10 More Quotes From “Yours, Jack”

I love reading C.S. Lewis’ books, and I loved learning more about Lewis himself through his personal correspondence. Here are a few more quotes from Yours, Jack. 

“Indeed the best thing about happiness itself is that it liberates you from thinking about happiness—as the greatest pleasure that money can give us is to make it unnecessary to think about money. And one sees why we have to be taught the ‘not thinking’ when we lack as well as when we have.” 

“Read your New Testament (preferably a modern translation) intelligently. Pray for guidance, obey your conscience, in small as well as great matters, as strictly as you can. Don’t bother much about your feelings. When they are humble, loving, brave, give thanks for them: when they are conceited, selfish, cowardly, ask to have them altered. In neither case are they you, but only a thing that happens to you.”

“The Bible itself gives us one short prayer which is suitable for all who are struggling with the beliefs and doctrines. It is: ‘Lord, I believe, help Thou my unbelief.’ Would something of this sort be any good: Almighty God, who art the Father of lights and who has promised by Thy dear Son that all who do Thy will shall know Thy doctrine: give me grace so to live that by daily obedience I daily increase in faith and in the understanding of Thy Holy Word, through Jesus Christ our Lord. Amen.” 

“I would prefer to combat the ‘I’m special’ feeling not by the thought ‘I’m no more special than anyone else’ but by the feeling ‘Everyone is as special as me.’ In one way there is no difference, I grant, for both remove the speciality. But there is a difference in another way. The first might lead you to think, ‘I’m only one of the crowd like anyone else.’ But the second leads to the truth that there isn’t any crowd. No one is like anyone else. All are ‘members’ (organs) in the Body of Christ. All different and all necessary to the whole and to one another: each loved by God individually, as if it were the only creature in existence. Otherwise you might get the idea that God is like the government which can only deal with the people as a mass.”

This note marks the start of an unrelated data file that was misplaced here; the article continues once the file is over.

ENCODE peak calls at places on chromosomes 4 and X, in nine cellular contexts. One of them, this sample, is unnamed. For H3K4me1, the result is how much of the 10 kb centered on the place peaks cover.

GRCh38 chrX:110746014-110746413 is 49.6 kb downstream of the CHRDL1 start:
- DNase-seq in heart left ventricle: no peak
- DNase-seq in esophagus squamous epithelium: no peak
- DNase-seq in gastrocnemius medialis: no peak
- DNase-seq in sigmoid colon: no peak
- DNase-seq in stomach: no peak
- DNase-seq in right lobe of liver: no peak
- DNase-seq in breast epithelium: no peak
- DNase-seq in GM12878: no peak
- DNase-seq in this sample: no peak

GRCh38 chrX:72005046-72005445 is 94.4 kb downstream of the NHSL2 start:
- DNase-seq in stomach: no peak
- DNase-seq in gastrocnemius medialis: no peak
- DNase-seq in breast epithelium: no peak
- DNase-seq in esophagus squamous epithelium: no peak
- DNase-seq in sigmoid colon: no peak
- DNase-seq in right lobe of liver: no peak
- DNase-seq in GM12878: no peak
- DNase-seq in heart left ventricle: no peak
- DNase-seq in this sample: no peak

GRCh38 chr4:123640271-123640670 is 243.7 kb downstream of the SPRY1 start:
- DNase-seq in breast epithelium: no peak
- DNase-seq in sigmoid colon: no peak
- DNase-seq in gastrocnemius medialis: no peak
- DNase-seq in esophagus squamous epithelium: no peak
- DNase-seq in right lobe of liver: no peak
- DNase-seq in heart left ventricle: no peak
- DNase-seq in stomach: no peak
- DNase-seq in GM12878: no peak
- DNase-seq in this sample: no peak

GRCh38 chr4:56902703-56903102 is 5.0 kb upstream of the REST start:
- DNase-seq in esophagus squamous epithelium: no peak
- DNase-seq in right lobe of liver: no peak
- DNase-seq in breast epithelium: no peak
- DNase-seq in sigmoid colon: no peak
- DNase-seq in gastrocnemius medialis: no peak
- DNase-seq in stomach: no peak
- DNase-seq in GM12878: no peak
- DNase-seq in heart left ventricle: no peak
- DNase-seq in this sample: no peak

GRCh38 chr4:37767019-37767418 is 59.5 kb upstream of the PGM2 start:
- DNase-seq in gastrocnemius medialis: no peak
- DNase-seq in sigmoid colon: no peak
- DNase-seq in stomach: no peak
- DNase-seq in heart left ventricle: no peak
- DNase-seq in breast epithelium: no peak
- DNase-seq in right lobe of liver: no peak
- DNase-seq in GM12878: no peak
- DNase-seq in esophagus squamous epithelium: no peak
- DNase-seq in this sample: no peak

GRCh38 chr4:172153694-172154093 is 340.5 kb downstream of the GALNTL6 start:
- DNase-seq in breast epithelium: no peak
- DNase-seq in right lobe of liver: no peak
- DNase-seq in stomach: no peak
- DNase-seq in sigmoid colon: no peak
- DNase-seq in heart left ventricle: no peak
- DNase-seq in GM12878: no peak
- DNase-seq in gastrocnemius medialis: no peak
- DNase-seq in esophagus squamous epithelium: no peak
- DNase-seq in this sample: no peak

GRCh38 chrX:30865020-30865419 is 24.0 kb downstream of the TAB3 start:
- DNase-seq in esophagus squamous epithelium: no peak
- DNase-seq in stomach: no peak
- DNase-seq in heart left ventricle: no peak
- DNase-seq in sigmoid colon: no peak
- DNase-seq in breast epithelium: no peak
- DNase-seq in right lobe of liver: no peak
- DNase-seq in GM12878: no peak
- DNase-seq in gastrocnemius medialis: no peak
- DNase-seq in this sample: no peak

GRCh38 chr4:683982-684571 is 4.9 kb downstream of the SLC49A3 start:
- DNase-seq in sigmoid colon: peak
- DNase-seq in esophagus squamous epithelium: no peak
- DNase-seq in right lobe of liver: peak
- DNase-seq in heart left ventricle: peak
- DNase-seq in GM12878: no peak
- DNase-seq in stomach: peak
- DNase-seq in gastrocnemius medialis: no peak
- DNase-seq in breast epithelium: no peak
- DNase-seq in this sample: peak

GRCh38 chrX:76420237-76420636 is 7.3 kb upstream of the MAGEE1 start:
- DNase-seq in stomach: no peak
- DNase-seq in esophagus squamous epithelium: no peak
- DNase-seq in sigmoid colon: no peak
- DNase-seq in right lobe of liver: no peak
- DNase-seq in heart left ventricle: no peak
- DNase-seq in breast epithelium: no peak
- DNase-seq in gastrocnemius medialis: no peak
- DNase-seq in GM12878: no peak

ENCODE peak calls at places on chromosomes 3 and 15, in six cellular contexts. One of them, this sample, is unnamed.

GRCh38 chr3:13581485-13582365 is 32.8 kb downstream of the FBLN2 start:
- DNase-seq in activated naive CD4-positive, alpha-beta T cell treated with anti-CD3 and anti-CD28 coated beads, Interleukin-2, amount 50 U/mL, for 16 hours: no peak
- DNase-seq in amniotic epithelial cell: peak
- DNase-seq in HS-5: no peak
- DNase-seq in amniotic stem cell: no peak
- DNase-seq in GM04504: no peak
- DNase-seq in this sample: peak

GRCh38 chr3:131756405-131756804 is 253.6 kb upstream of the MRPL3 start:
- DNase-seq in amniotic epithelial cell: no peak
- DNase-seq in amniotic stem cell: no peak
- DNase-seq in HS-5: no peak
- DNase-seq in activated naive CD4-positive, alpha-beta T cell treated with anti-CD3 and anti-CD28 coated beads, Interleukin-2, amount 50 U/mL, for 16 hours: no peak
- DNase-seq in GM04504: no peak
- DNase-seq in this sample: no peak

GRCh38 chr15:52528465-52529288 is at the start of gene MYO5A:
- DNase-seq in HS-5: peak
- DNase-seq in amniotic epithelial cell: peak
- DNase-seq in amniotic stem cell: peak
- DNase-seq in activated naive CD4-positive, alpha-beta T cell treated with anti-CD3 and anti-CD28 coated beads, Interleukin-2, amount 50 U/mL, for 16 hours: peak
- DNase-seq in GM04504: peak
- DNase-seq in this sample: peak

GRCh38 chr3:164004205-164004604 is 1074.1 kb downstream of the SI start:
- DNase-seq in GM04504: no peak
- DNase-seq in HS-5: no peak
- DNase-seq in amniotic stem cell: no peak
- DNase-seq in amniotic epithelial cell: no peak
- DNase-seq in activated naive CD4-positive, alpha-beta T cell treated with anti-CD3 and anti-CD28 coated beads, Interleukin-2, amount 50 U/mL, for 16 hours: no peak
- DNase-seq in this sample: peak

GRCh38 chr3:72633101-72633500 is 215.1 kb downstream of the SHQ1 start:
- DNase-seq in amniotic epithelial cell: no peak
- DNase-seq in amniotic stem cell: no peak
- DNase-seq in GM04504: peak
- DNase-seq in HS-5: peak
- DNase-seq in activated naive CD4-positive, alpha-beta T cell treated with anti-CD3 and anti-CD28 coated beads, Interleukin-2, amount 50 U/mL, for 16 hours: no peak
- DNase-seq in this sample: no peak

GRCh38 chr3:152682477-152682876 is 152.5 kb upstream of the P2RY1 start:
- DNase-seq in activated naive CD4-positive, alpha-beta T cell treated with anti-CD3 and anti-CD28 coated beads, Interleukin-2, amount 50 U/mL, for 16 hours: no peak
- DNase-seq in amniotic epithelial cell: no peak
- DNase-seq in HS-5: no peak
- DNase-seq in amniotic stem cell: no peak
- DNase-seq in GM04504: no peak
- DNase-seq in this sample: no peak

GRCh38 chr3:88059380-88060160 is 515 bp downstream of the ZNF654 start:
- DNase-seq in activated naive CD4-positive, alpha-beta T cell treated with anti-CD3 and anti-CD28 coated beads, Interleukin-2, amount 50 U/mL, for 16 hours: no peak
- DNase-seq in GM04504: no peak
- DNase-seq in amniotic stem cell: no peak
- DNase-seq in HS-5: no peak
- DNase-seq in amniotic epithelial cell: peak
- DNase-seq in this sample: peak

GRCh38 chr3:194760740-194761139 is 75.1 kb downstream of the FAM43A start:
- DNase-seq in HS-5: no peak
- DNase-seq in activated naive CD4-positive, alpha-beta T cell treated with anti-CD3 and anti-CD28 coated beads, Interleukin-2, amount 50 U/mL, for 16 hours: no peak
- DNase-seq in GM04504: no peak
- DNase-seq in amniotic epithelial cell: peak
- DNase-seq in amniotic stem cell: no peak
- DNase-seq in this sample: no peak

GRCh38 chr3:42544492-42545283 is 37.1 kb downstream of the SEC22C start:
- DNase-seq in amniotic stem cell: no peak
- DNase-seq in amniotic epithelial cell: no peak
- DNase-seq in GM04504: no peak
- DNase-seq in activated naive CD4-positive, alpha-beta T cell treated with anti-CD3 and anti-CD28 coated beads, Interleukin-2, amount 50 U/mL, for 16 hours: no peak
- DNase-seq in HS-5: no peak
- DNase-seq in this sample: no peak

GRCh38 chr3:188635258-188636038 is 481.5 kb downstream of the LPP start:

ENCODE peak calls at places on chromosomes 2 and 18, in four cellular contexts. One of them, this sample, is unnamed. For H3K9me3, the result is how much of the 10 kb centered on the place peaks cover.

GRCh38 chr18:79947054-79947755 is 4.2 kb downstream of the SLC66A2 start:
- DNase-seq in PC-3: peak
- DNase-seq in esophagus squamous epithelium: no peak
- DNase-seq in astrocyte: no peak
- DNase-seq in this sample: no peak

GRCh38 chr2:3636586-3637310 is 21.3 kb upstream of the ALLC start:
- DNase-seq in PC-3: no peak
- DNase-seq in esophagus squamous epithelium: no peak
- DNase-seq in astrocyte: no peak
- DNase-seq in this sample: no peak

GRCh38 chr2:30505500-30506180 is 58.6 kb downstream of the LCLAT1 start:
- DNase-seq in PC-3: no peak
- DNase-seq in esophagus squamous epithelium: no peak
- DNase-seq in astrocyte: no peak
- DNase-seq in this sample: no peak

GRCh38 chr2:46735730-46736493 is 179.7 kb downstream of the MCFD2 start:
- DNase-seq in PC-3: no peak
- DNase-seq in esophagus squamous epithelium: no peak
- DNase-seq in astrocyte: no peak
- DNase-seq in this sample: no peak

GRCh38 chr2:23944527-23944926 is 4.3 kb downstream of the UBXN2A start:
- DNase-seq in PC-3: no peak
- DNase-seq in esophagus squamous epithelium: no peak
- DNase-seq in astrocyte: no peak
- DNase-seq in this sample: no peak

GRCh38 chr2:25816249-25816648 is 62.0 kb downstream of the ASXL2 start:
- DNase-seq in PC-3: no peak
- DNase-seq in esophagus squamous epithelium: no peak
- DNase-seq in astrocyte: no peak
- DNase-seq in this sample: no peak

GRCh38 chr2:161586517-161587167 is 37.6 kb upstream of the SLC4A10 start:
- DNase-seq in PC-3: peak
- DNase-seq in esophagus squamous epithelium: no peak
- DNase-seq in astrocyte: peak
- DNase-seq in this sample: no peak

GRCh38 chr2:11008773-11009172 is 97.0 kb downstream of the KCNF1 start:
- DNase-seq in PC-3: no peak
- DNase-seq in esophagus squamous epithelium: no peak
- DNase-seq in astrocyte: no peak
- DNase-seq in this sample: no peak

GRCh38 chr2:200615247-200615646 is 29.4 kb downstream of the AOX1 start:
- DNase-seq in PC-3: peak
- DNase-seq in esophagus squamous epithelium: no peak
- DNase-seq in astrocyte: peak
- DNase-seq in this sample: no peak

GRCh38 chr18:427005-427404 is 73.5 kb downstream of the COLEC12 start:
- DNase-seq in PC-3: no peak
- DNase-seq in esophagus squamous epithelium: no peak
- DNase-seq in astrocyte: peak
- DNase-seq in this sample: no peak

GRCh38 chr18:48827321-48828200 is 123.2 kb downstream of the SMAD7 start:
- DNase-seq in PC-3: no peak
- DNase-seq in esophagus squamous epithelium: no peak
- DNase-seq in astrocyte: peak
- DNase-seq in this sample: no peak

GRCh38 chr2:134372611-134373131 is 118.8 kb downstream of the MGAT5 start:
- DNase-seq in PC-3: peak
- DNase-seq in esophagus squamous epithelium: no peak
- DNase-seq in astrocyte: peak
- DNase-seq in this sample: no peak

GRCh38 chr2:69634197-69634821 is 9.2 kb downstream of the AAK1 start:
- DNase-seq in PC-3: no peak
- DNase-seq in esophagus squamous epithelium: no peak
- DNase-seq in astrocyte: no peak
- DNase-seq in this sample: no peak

“As to the ‘state of the world’ if we have time to hope and fear about it, we certainly have time to pray. I agree it is very hard to keep one’s eyes on God amid all the daily claims and problems. I think it wise, if possible, to move one’s main prayers from the last-thing-at-night position to some earlier time: give them a better chance to infiltrate one’s other thoughts.” 

“One can’t help momentary wishes: guilt begins only when one embraces them. You can’t help their knocking at the door, but one mustn’t ask them in to lunch.” 

“I take it as a first principle that we must not interpret any one part of Scripture so that it contradicts other parts: and specially we must not use an Apostle’s teaching to contradict that of Our Lord.” 

“Any honest workmanship (whether making stories, shoes, or rabbit hutches) can be done to the glory of God.” 

“It is important to keep on giving thanks. Otherwise, as one continues to pray for the others who have not yet been relieved, one simply fails to notice how many of one’s intercessory prayers have been granted—never notices how the list of Thank-you’s grows and perhaps outstrips the list of mere Please’s.” 

“The only thing one can usually change in one’s situation is oneself. And yet one can’t change that either—only ask Our Lord to do so.” 

You can read my review of Yours, Jack by clicking here. And be sure to check out the first set of quotes I shared from this book by clicking here. 

Praying The Promises (book review)

There is no more powerful way to pray than to pray using the Scriptures. If you are a parent, you probably know what it is to have a child say to you, “Mom/Dad, you said….” When we pray to God using God’s Word we’re essentially doing the same thing. A great resource to help you learn how to do this is Max Lucado’s newest book Praying The Promises. 

In the introduction, Max says, “As people who believe God’s promises, we have an advantage. We can determine to ponder, proclaim, and pray the promises of God. We can be like Abraham, who ‘didn’t tiptoe around God’s promise asking cautiously skeptical questions. He plunged into the promise and came up strong’ (Romans 4:20 The Message). We can choose to filter life through the promises of God. For every problem in life, God has given us a promise. When struggles threaten, we can find hope by praying those promises.”

Every chapter contains: 

  • a short “unshakable hope” reminder, 
  • a handful of biblical passages that are the foundation for our unshakable hope, 
  • a model prayer using those passages of Scripture, 
  • a simple declarative “I am” or “I will” statement to carry with you the rest of the day. 

In our hurly-burly, topsy-turvy, anxiety-prone world we need something that can put our feet on solid ground. There can be no more unshakable truth than to know that God keeps His Word, and that we can stand on those rock-solid promises. The prayers in Praying The Promises will, I trust, help you read the Bible in a new light, as you see more and more promises which you can turn into prayer to our All-loving, All-powerful Heavenly Father. 

I am a Thomas Nelson book reviewer.

%d bloggers like this: